“No, you’re going in vain,” she mentally addressed a company in a coach-and-four who were evidently going out of town for some merriment. “And the dog you’re taking with you won’t help you. You won’t get away from yourselves.”

These are among Anna’s thoughts as she rides to the train station in Part Seven, Chapter 30, in one of the most famous interior monologues in the history of literature. On the simplest level, Anna displays a classic case of what the psychoanalyst Sigmund Freud called projection: she superimposes her own life crisis on others, assuming that they are as unable to find happiness as she is. In her current state, Anna is gloomily self-centered, unable to see beyond her own misery or to acknowledge that other moods or states of mind are possible. She sums up this self-centered aspect of her unhappiness perfectly when she mentally informs the others that they cannot get away from themselves: the self is the center of Anna’s existence and its central problem. She sacrifices friends and family in order to pursue her deepest personal desires and to realize herself, only to discover that her self is her greatest torment—and she cannot get away from herself except in suicide.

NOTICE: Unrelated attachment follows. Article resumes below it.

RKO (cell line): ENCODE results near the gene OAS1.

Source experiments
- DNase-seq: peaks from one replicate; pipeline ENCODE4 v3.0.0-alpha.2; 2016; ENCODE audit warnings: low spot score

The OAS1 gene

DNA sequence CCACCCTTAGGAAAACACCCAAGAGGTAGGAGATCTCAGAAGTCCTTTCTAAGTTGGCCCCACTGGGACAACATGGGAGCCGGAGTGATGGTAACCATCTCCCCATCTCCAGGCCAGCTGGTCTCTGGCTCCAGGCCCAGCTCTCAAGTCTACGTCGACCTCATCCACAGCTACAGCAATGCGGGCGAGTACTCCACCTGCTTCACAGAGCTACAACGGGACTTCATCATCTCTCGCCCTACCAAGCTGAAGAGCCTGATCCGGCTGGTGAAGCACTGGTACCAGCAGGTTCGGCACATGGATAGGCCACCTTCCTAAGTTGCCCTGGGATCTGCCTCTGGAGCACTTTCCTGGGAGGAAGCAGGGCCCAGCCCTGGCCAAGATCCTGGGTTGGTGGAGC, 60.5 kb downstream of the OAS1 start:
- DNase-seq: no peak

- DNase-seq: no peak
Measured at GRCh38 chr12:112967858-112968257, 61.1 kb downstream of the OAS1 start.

Anna’s words also ironically echo Levin’s spiritual meditations. Her despairing lament that life’s activities are all “in vain” is an expression of the old Christian idea of life’s futility—that existence has no rational aim and therefore must be backed up by faith. It is this conclusion that Levin makes in realizing that he lives happily only when he stops analyzing his life rationally. He is able to stop obsessing about life’s futility by simply accepting life and living it in faith. Anna and Levin mirror each other’s experiences, though from different angles and with very different results.